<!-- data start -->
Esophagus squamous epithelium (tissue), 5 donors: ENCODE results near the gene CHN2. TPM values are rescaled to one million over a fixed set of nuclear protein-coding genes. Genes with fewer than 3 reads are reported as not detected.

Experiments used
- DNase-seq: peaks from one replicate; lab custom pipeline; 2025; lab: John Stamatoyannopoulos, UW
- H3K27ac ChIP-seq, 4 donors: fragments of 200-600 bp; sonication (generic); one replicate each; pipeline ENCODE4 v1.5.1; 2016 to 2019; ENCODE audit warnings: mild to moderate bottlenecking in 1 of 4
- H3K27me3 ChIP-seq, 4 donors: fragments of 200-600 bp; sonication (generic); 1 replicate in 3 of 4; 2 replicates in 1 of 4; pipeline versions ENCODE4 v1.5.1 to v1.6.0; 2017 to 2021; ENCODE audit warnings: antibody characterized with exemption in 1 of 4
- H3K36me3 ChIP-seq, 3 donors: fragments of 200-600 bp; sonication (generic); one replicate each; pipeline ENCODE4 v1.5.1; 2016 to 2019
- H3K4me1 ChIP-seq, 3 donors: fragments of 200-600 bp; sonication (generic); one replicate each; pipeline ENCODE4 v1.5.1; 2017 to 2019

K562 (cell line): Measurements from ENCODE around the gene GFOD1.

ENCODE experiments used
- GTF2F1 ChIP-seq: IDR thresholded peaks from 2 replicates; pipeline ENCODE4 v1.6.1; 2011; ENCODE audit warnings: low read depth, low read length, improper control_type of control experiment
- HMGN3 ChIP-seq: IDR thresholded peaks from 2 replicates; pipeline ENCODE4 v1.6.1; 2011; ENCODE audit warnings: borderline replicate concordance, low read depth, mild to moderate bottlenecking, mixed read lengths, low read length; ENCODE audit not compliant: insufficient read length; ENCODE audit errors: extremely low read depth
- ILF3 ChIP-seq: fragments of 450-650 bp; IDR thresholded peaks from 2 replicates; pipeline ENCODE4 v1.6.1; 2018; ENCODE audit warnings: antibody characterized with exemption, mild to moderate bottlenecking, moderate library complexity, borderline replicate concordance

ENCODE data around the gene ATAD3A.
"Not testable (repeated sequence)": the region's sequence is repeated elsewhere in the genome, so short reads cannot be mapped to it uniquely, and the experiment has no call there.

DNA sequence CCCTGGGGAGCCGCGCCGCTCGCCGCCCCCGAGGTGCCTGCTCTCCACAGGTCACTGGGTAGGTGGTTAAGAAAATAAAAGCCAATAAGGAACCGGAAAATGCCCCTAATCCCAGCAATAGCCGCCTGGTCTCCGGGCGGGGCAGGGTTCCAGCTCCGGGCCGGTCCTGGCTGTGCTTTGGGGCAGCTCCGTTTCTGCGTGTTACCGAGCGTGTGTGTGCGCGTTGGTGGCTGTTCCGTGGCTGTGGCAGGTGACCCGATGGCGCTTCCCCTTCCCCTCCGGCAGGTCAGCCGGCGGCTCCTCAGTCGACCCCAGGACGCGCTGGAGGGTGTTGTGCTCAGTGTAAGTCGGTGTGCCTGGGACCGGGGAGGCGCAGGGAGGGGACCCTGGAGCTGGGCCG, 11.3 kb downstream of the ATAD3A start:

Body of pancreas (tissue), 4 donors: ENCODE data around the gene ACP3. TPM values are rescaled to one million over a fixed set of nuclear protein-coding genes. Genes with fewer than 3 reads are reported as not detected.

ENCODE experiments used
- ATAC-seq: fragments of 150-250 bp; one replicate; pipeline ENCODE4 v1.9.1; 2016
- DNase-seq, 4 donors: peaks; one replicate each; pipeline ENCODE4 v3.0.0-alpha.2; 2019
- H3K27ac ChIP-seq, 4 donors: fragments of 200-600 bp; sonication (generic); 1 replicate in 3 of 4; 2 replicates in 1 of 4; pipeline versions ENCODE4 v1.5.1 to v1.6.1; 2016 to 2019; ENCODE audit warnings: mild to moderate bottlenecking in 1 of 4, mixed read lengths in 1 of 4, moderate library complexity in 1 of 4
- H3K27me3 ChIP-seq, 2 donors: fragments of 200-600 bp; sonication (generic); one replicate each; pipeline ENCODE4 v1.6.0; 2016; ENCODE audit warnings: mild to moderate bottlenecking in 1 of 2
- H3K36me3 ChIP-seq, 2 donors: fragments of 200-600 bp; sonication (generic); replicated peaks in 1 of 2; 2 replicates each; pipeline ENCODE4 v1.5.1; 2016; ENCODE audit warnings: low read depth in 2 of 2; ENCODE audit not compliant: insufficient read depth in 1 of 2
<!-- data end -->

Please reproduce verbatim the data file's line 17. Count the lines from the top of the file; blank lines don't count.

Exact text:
ENCODE experiments used